Race to the Top: An Invitation to the Bad Old Days

race to the top

In the not-too-distant past, teachers worked in relative isolation, staying behind closed doors in their rooms, hoarding their best ideas, and reluctant to share with their colleagues. I’m not sure if it was fear that their innovative ideas would be ridiculed or stolen, but it was not unusual for teachers to work side by side and never divulge their best practices. Thankfully, enlightened staff development initiatives convinced teachers to share their expertise. Teachers became more collaborative and enhanced their pedagogical skills.

Welcome back to the bad old days, brought to you by the Race to The Top. As states compete for limited funds, collaboration across state lines – even though it enhances student learning – is now a risky proposition. No right-thinking teacher in Illinois is going to tell her friend from Ohio something that might compromise their grant application. And teachers from Maryland who have some interesting, innovative ideas would be wise not to say anything about that to their cousins from Colorado. Wouldn’t want to lose that money, would we.

Race to the Top, the brainchild of President Obama and Secretary of Education Duncan, encourages competition rather than collaboration. We live in an increasingly interdependent world where collaboration is more important than ever. And what are we offered? A competition. One guaranteed to produce losers. Rather than moving together as a unified nation to address what really ails education, we have been duped into thinking a competition for funding will somehow fix the problem. Of course most states have gone along. Especially in bleak economic times, it is understandable that most have decided to play the game – however foolish, unenlightened, and counterproductive the game is.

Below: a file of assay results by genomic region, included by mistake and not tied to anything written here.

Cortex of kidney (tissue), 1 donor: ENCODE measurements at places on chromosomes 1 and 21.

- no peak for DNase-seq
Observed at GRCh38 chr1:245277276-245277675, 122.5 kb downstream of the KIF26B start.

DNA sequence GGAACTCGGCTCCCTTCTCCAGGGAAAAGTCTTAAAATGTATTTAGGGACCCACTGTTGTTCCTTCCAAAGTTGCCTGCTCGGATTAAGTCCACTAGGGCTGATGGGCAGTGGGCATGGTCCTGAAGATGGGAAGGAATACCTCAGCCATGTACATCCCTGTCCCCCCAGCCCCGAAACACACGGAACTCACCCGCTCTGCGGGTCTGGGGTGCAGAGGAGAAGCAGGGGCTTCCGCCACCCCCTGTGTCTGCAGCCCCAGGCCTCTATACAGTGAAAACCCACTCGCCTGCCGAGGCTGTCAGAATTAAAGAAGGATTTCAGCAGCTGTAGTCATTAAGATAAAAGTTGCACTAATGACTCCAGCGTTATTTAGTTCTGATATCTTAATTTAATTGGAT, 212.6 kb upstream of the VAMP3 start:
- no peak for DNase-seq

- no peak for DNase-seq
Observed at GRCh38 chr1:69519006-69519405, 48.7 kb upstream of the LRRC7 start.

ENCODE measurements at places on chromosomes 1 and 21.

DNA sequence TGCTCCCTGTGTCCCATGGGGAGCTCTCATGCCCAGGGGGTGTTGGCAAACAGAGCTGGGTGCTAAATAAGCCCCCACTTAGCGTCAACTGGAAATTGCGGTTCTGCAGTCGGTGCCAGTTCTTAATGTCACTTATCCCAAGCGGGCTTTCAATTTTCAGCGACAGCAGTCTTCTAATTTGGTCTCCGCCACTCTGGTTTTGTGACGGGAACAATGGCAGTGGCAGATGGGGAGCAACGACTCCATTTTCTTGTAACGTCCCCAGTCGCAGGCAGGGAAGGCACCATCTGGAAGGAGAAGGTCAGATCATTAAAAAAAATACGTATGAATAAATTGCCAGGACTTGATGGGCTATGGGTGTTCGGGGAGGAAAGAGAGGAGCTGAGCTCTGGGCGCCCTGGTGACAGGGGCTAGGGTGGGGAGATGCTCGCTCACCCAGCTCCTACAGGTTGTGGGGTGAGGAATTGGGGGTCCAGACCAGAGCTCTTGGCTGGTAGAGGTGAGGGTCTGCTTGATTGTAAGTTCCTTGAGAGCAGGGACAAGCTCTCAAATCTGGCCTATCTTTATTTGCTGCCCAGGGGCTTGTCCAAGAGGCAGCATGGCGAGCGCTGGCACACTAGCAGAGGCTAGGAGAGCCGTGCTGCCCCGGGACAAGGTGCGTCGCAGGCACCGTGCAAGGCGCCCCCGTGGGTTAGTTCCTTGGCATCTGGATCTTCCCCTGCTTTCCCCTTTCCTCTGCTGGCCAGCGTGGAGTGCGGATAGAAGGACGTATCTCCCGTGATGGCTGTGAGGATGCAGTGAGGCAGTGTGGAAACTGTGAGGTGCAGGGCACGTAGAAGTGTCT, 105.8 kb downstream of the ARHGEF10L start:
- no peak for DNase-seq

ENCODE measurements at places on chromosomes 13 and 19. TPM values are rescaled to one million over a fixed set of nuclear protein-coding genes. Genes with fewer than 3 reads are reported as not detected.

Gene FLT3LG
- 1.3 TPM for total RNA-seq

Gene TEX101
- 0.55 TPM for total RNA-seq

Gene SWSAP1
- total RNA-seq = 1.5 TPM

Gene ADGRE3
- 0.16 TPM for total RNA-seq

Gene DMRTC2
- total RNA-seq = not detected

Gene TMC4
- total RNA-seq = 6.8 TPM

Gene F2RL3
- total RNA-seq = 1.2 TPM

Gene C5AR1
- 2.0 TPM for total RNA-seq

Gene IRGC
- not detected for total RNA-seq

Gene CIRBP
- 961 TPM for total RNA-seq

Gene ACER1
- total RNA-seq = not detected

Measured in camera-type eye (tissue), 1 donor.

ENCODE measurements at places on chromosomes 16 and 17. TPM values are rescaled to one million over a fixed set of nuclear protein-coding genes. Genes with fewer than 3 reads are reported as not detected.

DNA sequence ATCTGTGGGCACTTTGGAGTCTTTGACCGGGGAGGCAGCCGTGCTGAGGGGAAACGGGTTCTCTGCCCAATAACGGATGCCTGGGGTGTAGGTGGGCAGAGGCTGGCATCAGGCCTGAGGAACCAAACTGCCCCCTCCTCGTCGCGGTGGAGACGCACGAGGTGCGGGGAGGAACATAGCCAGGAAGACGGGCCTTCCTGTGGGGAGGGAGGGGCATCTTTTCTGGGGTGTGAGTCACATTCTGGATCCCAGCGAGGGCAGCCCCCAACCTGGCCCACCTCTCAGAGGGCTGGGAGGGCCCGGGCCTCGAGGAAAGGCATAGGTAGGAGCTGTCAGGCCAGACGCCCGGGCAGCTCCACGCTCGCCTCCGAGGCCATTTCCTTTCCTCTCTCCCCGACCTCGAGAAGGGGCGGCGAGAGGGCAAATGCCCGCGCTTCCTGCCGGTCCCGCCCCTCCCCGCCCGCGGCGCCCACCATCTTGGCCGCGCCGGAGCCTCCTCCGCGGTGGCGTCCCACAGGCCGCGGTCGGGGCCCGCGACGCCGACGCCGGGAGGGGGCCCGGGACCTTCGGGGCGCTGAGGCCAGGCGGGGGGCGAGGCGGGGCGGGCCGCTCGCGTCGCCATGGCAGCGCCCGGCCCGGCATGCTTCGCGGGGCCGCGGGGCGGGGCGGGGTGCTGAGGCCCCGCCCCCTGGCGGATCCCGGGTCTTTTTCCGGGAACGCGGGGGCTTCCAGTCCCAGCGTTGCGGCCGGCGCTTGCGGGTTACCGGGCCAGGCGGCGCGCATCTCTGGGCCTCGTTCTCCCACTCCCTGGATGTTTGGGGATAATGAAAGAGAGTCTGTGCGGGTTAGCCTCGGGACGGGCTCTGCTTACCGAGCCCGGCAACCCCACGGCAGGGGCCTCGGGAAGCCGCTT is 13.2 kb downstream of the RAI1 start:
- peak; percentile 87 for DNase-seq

Race to the Top emphasizes standardized test results. Here’s something interesting that doesn’t get mentioned too often. More and more of our elite colleges (think Ivy League and their cohort) have dropped SAT requirements in recent years because they understand standardized tests are a very poor predictor of academic success in college.

I met a woman last week who works for a well-respected college in the northeast. Her school has made the submission of SAT scores optional when students apply. Why? “We found there was absolutely no correlation between SAT scores and how well these students did once they were accepted,” she told me. Not low correlation. None. The best colleges know that test scores are a poor predictor of success.

Both the president and the secretary of education routinely talk about challenging the status quo. Addressing the centennial convention of the National Urban League on July 29, the president said, “We get comfortable with the status quo even when the status quo isn’t good,” he said. “When you try to shake things up, sometimes people aren’t happy.” As much as he paints himself as the innovative agent of change, when it comes to education the president has done little more than tweak a failed system, one that uncritically accepts that high test scores reflects excellence in education and the best way to encourage excellence is to reward what we like and punish what we don’t.

Maybe that’s what Pete Townsend had in mind when he wrote, “Meet the new boss. Same as the old boss.”

If you really want to challenge the status quo, move beyond the reward/punishment model, inspire kids, and create learning environments where teachers are genuinely encouraged to be creative and build active, engaging classrooms, I hope you’ll join me. I look forward to sharing ideas designed to help us educate our kids to be responsible, to become good decision-makers, and to build a strong internal locus of control.